POINT BY POINT SUMMARY
Prepared by Rabbi P. Feldman
of Kollel Iyun Hadaf, Yerushalayim
Rosh Kollel: Rabbi Mordecai Kornfeld
Ask A Question on the daf
Previous daf Bava Kama 22
BAVA KAMA 22 (29 Av) - "Mechabdo b'Chayav, Mechabdo b'Moso" (Kidushin 31b).
This Daf has been dedicated by Bracha Trebitsch and family l'Iluy Nishmas
her father, Eliezer Shmuel Binyomin ben Mayer Trebitsch, in honor of his
1) WHY ONE PAYS FOR DAMAGE CAUSED BY FIRE
(a) (Mishnah): A dog that took...
(b) (R. Yochanan): One is obligated for fire because it is as
if he threw an arrow.
(c) (Reish Lakish): He is obligated because it is his
(d) Question: Why didn't Reish Lakish say as R. Yochanan?
(e) Answer: A person gives impetus to arrows, not to fire.
(f) Question: Why didn't R. Yochanan say as Reish Lakish?
(g) Answer: Property has substance, fire has no substance.
(h) (Mishnah): A dog took a cake (with a coal inside)...
(i) This fits the opinion that he is obligated as for arrows
- this is the dog's arrow.
(j) Question: According to the opinion that it is his
property - the coal is not the property of the dog's
(k) Answer: The case is, the dog threw the coal; it pays full
damage for the cake, half-damage for where the coal was
thrown (as pebbles - some explain, as Keren (for this is
unusual)), and it is exempt for the rest of the grain.
1. R. Yochanan explains, the dog placed the coal down;
it pays full damage for the cake (Shen) and for
where the coal was placed (fire), and half-damage
for the rest (pebbles).
(l) (Mishnah): A camel laden with flax was walking in a
public domain; the flax entered a store, caught fire from
the storeowner's lamp, and burned the building - the
camel's owner is liable;
1. If the storeowner left his lamp outside, he is
2. R. Yehudah says, if it was lit for the Mitzvah of
Chanukah, he is exempt.
3. This fits the opinion that fire is obligated as for
arrows - this is the camel's arrow.
4. Question: According to the opinion that it is his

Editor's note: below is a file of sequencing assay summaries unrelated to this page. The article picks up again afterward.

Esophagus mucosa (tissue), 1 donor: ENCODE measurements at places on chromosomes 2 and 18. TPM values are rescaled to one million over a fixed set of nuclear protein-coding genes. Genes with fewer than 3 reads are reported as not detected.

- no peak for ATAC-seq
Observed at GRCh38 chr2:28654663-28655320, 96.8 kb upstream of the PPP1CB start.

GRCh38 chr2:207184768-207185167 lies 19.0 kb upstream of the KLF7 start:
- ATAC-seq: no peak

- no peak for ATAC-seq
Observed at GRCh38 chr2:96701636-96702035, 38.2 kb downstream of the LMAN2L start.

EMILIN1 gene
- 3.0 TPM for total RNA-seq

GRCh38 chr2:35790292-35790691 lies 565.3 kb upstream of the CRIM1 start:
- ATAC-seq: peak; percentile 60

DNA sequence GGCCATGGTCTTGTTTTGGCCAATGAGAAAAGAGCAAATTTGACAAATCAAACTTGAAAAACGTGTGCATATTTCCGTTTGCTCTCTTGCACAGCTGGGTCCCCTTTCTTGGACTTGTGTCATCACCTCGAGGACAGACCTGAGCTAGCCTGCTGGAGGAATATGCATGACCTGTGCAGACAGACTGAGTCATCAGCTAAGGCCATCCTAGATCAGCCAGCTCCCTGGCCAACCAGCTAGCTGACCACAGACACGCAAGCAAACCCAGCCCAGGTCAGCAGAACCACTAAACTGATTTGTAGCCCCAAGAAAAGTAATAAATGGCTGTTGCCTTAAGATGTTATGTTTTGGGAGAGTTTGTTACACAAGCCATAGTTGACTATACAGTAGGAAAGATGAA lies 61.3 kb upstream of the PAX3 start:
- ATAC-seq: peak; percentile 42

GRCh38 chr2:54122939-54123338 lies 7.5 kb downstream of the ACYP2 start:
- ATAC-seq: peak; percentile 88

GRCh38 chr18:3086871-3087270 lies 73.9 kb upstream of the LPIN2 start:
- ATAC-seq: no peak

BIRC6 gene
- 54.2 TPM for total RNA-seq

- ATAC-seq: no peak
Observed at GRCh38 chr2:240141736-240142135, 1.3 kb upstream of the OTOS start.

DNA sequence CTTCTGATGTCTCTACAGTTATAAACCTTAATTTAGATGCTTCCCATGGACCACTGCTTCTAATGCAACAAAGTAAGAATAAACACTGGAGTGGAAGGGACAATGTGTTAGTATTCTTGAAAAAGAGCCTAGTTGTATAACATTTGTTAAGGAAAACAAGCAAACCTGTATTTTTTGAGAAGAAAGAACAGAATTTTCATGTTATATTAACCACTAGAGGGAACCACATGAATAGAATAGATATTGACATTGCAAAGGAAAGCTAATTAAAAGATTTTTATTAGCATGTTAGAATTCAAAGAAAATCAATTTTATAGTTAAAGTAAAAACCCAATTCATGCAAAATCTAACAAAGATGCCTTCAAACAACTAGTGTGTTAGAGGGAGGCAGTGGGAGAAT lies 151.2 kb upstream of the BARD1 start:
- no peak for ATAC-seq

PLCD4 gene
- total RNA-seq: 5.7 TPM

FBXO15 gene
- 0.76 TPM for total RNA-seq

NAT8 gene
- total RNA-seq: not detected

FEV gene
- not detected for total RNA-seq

property - the lamp is not the property of the
5. Answer: The case is, the camel brushed the burning
flax against the entire building.
6. Question: But the end of the Mishnah says, if the
storeowner left his lamp outside, he is liable - if
the camel brushed the burning flax against the
entire building, why is the storeowner liable?
7. Answer: The load of flax was so big that the camel
rubbed the burning flax against the entire building
while standing still.
8. Question: All the more so, the camel's owner should
be liable (for not moving his camel)!
9. Answer (Rav Huna bar Mano'ach): The camel stopped to
2) EXEMPTIONS FROM DAMAGE CAUSED BY FIRE
i. When the flax entered the shop and caught fire
- the camel's owner was at fault for
overloading the camel;
ii. When the lamp was outside, the storeowner was
(a) (Mishnah): Reuven lit a stack of grain; there was a kid
tied to it and a slave nearby, and they were burned -
Reuven is liable;
1. If there was a slave tied to it and a kid nearby,
and they were burned - Reuven is exempt.
(b) (Mishnah): Reuven sent a flame with a deaf person,
lunatic or child (Shimon) - Beis Din cannot force him to
pay, but he is liable at the hands of Heaven.
2. This fits the opinion that fire is obligated as for
arrows (because he is worthy to die for killing the
slave, he does not pay money).
3. Question: According to the opinion that it is his
property, why is he exempt?
i. Why is this different than when his ox gores a
slave (Rashi - he must pay 30 Shekalim for the
slave; Tosfos - he must pay for other damage
done at the same time).
4. Answer: The case is, he directly burned the slave,
because he is worthy to die for killing the slave,
he does not pay.
5. Question: If so, obviously he is exempt!
6. Answer: The Chidush is, even thought the kid and
slave belong to different people, he is exempt for
1. This fits the opinion that fire is obligated as for
arrows - Reuven need not pay for the Shimon's
(c) (Rava): A verse and a Beraisa support R. Yochanan.
2. Question: According to the opinion that it is his
property, he should be liable, just as if he asked
Shimon to guard his ox!
3. Answer (Reish Lakish): Reuven is only exempt if he
gave Shimon a coal, and the Shimon blew on it (and
it flared up)
i. If he gave a flame, Reuven is liable.
4. R. Yochanan holds, even if he gave a flame, Reuven
is liable - Shimon caused the damage by the way he
held the flame.
ii. This is because it is a clear damager.
i. Reuven is only liable for gross negligence,
i.e. he gave, dry wood, (small) kindling wood
and a lamp.
1. A verse - "When fire will go out" - by itself - "the
one who burned will pay" (he is called one who
2. A Beraisa - 'The Torah first mentioned money that
damages, and concludes with a person that damages' -
to teach that fire is liable because it is as his